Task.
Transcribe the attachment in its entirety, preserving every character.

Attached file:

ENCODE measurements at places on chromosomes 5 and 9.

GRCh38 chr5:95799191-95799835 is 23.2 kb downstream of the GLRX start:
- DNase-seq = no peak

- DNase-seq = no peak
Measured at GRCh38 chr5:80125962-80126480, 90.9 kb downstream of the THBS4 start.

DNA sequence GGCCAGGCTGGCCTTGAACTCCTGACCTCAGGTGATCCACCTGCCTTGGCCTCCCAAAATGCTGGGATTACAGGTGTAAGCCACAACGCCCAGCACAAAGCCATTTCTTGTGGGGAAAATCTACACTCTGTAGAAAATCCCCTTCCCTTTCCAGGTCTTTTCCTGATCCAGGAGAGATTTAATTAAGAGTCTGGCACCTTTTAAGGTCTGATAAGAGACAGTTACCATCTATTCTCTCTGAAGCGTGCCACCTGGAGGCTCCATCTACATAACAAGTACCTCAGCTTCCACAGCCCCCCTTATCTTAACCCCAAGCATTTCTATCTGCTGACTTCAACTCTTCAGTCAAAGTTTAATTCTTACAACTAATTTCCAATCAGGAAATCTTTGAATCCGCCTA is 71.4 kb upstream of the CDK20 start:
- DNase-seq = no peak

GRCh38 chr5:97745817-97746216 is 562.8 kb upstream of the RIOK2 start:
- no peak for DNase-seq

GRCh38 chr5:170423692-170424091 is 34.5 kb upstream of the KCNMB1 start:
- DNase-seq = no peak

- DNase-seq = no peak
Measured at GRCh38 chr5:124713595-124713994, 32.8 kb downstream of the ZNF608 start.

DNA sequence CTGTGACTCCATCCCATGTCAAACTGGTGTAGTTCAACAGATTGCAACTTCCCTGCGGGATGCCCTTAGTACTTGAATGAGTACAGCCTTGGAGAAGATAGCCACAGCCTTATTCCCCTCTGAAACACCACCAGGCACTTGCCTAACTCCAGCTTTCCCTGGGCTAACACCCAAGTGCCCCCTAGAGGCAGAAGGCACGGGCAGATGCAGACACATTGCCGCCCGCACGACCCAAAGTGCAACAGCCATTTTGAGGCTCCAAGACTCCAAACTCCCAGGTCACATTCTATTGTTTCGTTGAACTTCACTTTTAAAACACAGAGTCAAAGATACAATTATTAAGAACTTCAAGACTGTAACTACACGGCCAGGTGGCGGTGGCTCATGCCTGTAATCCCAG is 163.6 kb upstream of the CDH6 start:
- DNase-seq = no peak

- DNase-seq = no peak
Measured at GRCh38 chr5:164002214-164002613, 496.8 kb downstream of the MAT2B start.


ENCODE measurements at places on chromosomes 5 and 9.

GRCh38 chr5:95799191-95799835 is 23.2 kb downstream of the GLRX start:
- DNase-seq = no peak

- DNase-seq = no peak
Measured at GRCh38 chr5:80125962-80126480, 90.9 kb downstream of the THBS4 start.

DNA sequence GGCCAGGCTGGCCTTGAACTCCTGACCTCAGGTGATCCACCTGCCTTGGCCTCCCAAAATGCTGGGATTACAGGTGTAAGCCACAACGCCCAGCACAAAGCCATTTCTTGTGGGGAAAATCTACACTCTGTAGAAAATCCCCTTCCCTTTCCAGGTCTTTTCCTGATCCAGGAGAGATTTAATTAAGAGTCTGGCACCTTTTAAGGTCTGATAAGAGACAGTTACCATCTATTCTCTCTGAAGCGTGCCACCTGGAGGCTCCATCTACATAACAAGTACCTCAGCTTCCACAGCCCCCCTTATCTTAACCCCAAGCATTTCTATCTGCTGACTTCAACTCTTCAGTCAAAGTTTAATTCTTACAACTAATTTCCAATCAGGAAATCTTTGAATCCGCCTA is 71.4 kb upstream of the CDK20 start:
- DNase-seq = no peak

GRCh38 chr5:97745817-97746216 is 562.8 kb upstream of the RIOK2 start:
- no peak for DNase-seq

GRCh38 chr5:170423692-170424091 is 34.5 kb upstream of the KCNMB1 start:
- DNase-seq = no peak

- DNase-seq = no peak
Measured at GRCh38 chr5:124713595-124713994, 32.8 kb downstream of the ZNF608 start.

DNA sequence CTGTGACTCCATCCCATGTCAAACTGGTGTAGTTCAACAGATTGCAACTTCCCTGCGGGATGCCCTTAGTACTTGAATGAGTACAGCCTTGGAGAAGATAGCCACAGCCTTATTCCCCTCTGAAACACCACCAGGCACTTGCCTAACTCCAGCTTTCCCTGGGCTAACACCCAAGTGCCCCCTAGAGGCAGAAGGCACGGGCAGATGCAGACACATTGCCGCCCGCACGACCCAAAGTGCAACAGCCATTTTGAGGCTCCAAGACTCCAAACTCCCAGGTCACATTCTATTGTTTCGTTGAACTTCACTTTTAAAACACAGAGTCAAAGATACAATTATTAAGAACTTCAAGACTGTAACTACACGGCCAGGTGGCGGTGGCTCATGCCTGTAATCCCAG is 163.6 kb upstream of the CDH6 start:
- DNase-seq = no peak

- DNase-seq = no peak
Measured at GRCh38 chr5:164002214-164002613, 496.8 kb downstream of the MAT2B start.